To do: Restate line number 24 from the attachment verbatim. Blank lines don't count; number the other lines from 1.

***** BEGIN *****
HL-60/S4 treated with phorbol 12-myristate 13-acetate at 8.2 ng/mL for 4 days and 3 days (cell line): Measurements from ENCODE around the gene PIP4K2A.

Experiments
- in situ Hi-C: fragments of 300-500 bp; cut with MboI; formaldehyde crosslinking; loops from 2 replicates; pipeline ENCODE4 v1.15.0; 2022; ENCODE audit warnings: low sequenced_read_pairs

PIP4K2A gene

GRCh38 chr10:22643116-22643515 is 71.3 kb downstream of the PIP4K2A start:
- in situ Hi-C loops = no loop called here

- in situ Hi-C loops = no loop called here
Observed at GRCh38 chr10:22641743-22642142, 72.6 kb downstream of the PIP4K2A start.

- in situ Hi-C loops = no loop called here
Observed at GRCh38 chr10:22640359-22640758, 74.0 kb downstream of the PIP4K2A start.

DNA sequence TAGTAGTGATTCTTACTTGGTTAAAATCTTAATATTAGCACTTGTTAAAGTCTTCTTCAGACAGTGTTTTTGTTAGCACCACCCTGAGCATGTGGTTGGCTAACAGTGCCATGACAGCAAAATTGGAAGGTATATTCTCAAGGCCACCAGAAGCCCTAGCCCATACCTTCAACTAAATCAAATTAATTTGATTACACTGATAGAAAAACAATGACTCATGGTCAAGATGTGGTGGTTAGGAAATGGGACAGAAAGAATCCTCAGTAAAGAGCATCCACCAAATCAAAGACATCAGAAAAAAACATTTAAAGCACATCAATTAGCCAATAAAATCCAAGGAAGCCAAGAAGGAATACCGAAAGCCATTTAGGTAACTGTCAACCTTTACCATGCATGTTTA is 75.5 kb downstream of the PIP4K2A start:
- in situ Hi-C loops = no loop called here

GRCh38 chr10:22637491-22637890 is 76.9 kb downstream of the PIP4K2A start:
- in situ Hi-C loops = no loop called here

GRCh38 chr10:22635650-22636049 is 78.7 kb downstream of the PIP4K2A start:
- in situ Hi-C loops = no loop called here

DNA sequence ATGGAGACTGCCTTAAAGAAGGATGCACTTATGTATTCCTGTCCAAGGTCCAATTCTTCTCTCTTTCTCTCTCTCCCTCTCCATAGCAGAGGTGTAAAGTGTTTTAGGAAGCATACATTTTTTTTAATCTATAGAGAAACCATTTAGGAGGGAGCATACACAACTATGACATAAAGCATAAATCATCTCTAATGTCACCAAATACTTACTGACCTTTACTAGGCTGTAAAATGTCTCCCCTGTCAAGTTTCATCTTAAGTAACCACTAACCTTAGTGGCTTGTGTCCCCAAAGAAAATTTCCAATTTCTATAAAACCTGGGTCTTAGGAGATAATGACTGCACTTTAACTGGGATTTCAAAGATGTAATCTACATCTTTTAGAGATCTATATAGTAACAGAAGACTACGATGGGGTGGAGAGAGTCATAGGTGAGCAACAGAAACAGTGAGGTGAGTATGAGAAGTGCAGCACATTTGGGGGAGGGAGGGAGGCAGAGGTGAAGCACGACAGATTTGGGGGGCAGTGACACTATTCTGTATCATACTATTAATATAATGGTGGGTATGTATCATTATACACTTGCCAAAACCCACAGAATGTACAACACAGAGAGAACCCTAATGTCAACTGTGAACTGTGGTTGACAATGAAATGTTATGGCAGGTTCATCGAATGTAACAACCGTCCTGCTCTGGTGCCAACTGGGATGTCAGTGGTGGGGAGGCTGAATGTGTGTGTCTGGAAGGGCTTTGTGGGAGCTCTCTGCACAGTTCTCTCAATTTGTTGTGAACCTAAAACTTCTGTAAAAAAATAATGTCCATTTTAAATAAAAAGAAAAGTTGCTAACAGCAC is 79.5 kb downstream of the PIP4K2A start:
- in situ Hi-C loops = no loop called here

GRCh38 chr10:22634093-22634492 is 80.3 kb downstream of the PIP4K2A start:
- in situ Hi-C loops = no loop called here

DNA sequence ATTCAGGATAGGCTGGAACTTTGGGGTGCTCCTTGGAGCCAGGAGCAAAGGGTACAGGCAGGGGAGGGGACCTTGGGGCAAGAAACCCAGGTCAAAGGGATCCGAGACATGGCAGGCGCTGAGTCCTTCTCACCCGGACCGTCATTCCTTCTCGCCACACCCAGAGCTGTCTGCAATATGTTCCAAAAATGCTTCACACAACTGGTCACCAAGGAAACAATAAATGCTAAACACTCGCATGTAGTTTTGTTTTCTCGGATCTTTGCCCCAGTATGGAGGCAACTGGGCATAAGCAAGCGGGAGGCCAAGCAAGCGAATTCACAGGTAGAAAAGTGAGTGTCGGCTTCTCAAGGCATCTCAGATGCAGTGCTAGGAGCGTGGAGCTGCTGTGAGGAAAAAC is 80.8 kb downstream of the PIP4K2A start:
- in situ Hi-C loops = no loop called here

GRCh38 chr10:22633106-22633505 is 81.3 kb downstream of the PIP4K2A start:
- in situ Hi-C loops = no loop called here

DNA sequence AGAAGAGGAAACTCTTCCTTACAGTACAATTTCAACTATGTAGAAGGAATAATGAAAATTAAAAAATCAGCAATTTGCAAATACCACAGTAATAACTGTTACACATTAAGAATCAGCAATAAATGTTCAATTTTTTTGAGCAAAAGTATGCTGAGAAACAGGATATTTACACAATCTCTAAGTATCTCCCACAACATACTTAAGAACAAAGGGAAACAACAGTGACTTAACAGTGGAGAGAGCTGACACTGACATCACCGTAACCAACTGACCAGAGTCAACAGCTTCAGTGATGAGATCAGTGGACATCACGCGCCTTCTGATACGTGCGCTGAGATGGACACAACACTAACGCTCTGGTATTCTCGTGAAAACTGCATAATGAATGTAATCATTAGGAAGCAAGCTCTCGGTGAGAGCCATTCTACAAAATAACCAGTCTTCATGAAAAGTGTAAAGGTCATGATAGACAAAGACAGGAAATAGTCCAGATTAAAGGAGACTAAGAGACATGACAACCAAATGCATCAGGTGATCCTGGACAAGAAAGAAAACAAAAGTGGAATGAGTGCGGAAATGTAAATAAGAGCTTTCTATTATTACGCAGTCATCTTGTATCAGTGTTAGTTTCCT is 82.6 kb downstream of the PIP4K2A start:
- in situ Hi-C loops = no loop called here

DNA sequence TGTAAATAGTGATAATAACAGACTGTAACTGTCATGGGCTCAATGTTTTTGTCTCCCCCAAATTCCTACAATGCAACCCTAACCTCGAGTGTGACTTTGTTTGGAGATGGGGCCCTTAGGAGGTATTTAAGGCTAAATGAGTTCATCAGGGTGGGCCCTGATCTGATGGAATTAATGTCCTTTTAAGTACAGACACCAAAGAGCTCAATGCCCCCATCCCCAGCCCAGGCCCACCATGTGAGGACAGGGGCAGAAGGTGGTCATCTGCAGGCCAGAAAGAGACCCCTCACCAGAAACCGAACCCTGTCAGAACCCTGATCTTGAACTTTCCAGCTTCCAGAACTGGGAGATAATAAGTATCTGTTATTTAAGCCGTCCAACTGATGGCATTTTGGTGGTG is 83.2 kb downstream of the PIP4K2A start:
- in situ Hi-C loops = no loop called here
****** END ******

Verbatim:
- in situ Hi-C loops = no loop called here